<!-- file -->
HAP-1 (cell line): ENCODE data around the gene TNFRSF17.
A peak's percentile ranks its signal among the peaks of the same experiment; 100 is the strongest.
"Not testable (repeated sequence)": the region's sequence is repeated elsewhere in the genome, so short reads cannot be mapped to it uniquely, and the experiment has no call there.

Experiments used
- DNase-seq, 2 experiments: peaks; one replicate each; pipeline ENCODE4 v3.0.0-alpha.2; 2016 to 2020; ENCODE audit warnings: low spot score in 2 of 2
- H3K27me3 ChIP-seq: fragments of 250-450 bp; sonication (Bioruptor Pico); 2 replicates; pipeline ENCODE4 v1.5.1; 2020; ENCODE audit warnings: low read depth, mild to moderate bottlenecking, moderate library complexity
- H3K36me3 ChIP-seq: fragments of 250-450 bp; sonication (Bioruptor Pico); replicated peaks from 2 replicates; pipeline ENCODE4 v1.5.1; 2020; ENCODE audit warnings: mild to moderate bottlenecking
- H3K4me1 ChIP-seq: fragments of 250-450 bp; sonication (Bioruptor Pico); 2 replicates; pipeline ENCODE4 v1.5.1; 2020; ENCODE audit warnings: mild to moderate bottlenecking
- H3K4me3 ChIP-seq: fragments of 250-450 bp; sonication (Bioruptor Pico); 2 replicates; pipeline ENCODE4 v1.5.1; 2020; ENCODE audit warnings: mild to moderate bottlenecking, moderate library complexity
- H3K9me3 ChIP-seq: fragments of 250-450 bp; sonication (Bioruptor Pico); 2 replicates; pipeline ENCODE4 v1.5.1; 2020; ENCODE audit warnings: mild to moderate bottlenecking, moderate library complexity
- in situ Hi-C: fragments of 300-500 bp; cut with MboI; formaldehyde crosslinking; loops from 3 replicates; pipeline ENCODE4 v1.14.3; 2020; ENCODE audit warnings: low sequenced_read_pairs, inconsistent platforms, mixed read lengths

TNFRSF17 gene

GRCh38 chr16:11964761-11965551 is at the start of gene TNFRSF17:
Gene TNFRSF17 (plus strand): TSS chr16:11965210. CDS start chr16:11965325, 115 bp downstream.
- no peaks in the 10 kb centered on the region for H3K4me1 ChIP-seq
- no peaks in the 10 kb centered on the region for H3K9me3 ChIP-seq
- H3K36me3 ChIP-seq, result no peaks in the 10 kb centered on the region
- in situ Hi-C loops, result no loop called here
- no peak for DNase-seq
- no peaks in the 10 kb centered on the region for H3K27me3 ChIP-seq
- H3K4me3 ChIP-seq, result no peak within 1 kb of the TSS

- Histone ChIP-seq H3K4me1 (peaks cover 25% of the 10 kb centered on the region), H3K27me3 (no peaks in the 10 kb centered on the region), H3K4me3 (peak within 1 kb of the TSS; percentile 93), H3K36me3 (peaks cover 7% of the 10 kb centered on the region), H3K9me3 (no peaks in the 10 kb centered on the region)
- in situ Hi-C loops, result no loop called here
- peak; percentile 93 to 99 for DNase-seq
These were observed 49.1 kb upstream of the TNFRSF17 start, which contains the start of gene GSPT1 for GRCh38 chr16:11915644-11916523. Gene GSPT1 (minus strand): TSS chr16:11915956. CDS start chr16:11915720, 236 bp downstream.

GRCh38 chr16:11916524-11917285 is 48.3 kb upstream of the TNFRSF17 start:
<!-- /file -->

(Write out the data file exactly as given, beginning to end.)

HAP-1 (cell line): ENCODE data around the gene TNFRSF17.
A peak's percentile ranks its signal among the peaks of the same experiment; 100 is the strongest.
"Not testable (repeated sequence)": the region's sequence is repeated elsewhere in the genome, so short reads cannot be mapped to it uniquely, and the experiment has no call there.

Experiments used
- DNase-seq, 2 experiments: peaks; one replicate each; pipeline ENCODE4 v3.0.0-alpha.2; 2016 to 2020; ENCODE audit warnings: low spot score in 2 of 2
- H3K27me3 ChIP-seq: fragments of 250-450 bp; sonication (Bioruptor Pico); 2 replicates; pipeline ENCODE4 v1.5.1; 2020; ENCODE audit warnings: low read depth, mild to moderate bottlenecking, moderate library complexity
- H3K36me3 ChIP-seq: fragments of 250-450 bp; sonication (Bioruptor Pico); replicated peaks from 2 replicates; pipeline ENCODE4 v1.5.1; 2020; ENCODE audit warnings: mild to moderate bottlenecking
- H3K4me1 ChIP-seq: fragments of 250-450 bp; sonication (Bioruptor Pico); 2 replicates; pipeline ENCODE4 v1.5.1; 2020; ENCODE audit warnings: mild to moderate bottlenecking
- H3K4me3 ChIP-seq: fragments of 250-450 bp; sonication (Bioruptor Pico); 2 replicates; pipeline ENCODE4 v1.5.1; 2020; ENCODE audit warnings: mild to moderate bottlenecking, moderate library complexity
- H3K9me3 ChIP-seq: fragments of 250-450 bp; sonication (Bioruptor Pico); 2 replicates; pipeline ENCODE4 v1.5.1; 2020; ENCODE audit warnings: mild to moderate bottlenecking, moderate library complexity
- in situ Hi-C: fragments of 300-500 bp; cut with MboI; formaldehyde crosslinking; loops from 3 replicates; pipeline ENCODE4 v1.14.3; 2020; ENCODE audit warnings: low sequenced_read_pairs, inconsistent platforms, mixed read lengths

TNFRSF17 gene

GRCh38 chr16:11964761-11965551 is at the start of gene TNFRSF17:
Gene TNFRSF17 (plus strand): TSS chr16:11965210. CDS start chr16:11965325, 115 bp downstream.
- no peaks in the 10 kb centered on the region for H3K4me1 ChIP-seq
- no peaks in the 10 kb centered on the region for H3K9me3 ChIP-seq
- H3K36me3 ChIP-seq, result no peaks in the 10 kb centered on the region
- in situ Hi-C loops, result no loop called here
- no peak for DNase-seq
- no peaks in the 10 kb centered on the region for H3K27me3 ChIP-seq
- H3K4me3 ChIP-seq, result no peak within 1 kb of the TSS

- Histone ChIP-seq H3K4me1 (peaks cover 25% of the 10 kb centered on the region), H3K27me3 (no peaks in the 10 kb centered on the region), H3K4me3 (peak within 1 kb of the TSS; percentile 93), H3K36me3 (peaks cover 7% of the 10 kb centered on the region), H3K9me3 (no peaks in the 10 kb centered on the region)
- in situ Hi-C loops, result no loop called here
- peak; percentile 93 to 99 for DNase-seq
These were observed 49.1 kb upstream of the TNFRSF17 start, which contains the start of gene GSPT1 for GRCh38 chr16:11915644-11916523. Gene GSPT1 (minus strand): TSS chr16:11915956. CDS start chr16:11915720, 236 bp downstream.

GRCh38 chr16:11916524-11917285 is 48.3 kb upstream of the TNFRSF17 start: